Here are some of the pictures we took on Sunday while we were cooking.
Here are some of the pictures we took on Sunday while we were cooking.
I want to start off this post by wishing my dad a very HAPPY BIRTHDAY!!! I decided to share (without telling him, of course. Hi Dad!!) an old photo of my pops to commemorate this special day. He was a pretty cute kid, no? And, before I get into the boring food stuff, I just wanted to take a moment to share a little bit about my father.
Anyone who knows me well, knows that I think the world of my dad. He is sincerely one of the kindest individuals I’ve ever known, and I’d like to think a lot of my “save the world” shenanigans can be attributed to his influence. He’s a beautiful artist who taught me a lot about the importance of creativity and supporting the arts. He’s a great cook, a patient (well, somewhat patient) teacher and a awesome human being.
When we were younger, my dad used to take my brother and I over to the Arboretum on Sunday afternoons. We’d pack a small bag with stuff like water, lifesavers and snacks and we’d walk the trails together and explore nature. He called them ‘trust walks’. There were times we’d meander through the trails with our eyes closed and trust that dad would guide us safely to our next destination. I remember one such Sunday when I was instructed to open my eyes at our given destination only to discover he’d led me right over to a lizard. Now, I’m not a fan of lizards. I inherited that disdain from my mother, and my irrational reaction to their presence apparently served as great amusement for my father that day. That little lizard and I were having a staring contest, y’all. We were that close to one another.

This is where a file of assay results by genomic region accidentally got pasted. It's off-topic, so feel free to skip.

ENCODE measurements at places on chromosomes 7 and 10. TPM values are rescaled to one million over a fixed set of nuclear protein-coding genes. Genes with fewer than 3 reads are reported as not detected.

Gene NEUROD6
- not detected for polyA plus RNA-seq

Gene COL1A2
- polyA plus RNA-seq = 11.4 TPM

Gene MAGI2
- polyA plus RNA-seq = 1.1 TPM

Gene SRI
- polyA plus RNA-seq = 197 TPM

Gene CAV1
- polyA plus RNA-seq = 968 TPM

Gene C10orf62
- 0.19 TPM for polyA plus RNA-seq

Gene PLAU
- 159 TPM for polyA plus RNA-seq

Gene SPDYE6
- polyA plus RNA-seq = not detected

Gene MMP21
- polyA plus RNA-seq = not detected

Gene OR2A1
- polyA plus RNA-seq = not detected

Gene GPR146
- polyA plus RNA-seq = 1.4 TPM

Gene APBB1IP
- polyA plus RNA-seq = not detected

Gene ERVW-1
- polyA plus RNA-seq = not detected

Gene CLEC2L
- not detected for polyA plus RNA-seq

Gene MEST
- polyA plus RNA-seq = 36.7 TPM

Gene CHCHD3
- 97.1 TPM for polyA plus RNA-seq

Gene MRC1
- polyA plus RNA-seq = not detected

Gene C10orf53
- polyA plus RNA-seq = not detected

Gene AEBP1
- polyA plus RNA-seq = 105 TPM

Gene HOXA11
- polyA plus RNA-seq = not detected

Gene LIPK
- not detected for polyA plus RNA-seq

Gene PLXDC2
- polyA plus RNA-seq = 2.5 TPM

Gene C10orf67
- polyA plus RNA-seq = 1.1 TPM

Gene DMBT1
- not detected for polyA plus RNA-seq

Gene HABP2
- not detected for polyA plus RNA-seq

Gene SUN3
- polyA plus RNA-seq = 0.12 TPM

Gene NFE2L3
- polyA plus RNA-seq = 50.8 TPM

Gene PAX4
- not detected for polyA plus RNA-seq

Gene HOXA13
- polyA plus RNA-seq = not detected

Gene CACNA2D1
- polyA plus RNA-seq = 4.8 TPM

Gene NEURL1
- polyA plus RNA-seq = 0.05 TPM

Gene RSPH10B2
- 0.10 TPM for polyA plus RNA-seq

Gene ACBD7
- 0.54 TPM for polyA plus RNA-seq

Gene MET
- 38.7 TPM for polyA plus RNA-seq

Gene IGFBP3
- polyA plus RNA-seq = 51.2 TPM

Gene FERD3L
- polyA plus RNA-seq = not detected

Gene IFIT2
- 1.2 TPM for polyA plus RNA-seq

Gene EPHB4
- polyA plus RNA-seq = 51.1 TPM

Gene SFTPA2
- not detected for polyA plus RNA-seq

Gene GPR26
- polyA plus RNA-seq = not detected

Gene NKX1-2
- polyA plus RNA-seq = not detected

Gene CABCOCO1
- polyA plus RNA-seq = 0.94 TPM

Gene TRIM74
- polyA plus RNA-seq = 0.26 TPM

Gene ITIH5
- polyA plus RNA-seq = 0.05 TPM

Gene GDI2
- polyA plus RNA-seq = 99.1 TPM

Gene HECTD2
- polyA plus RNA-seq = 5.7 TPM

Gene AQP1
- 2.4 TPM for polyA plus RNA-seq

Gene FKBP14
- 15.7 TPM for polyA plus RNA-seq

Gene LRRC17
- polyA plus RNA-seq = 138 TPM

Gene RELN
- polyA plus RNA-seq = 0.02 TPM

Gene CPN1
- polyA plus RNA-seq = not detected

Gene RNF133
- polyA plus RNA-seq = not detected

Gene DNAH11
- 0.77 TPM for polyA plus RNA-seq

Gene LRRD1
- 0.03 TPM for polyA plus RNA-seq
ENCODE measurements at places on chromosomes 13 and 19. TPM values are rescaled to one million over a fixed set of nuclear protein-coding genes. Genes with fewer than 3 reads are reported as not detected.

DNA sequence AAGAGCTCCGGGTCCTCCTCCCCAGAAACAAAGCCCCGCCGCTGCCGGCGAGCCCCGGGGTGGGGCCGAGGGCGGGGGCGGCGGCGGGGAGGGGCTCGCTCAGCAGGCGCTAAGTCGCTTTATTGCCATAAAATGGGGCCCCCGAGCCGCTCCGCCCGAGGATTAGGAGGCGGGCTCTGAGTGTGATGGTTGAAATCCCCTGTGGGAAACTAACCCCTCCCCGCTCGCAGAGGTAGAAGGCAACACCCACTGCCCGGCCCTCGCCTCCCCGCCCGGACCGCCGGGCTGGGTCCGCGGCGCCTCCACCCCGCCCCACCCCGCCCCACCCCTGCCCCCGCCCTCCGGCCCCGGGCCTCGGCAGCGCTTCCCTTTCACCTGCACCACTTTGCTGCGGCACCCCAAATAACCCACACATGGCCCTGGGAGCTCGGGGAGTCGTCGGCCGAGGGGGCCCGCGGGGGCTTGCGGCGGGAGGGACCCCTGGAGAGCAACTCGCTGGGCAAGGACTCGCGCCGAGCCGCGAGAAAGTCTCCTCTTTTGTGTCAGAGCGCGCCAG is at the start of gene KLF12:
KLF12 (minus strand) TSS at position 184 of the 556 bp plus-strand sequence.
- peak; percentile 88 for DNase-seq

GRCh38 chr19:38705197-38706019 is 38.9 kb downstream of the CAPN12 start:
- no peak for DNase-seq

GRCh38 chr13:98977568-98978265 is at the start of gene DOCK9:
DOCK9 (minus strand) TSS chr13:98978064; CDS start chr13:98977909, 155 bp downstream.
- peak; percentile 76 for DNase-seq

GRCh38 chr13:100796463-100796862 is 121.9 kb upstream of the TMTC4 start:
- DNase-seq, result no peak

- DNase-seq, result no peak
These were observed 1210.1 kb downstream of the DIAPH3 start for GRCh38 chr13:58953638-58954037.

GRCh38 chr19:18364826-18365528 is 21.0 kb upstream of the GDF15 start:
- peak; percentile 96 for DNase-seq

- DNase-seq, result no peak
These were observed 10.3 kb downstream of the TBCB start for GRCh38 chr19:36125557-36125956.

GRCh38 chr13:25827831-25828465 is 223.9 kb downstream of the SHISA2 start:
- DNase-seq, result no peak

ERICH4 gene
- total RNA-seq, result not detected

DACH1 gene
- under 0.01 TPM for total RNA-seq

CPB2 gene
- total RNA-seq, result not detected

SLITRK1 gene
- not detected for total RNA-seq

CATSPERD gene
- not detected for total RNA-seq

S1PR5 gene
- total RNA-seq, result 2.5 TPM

I never thought much about that story until now, and those walks really say a lot about my dad. No. Not that he enjoys freaking his children out with the things they fear most. Ok, well maybe a little. Mostly, those moments served as comic relief. They were there to remind us not to take everything so seriously and to enjoy the little things in life. I wish I could say I’ve taken those lessons to heart more than I have, but I suppose it’s never too late to get with the program!
So, in honor of his (undisclosed age) birthday, I decided to make a dish he loves – kibbeh. I have to say I was a bit worried about making this dish. After going through both my mama’s recipe and the recipe in Sahtein, I’d convinced myself this week’s attempt at cooking was going to result in an epic fail. I really wanted to try to make this on my own because it’s kind of lame to have your dad help cook his own birthday dinner. Alas, I needed his help throughout the process.
The recipe I shared last week was pretty spot on and I only made a few minor changes. Instead of using lamb in the stuffing and beef for the raw kibbeh, I opted to use ground sirloin for the kibbeh stuffing and combination of lean ground beef and ground lamb (1 lb. of each) for the raw mixture. I added all the spices to the raw mixture and not just salt and pepper per the recipe. We also added about a tbsp. of a spice called ‘sumac’ because my dad likes the flavor. Sumac is a tart spice with a somewhat lemony flavor. I don’t know that sumac is traditionally used in kibbeh, but it was definitely a nice addition to the dish.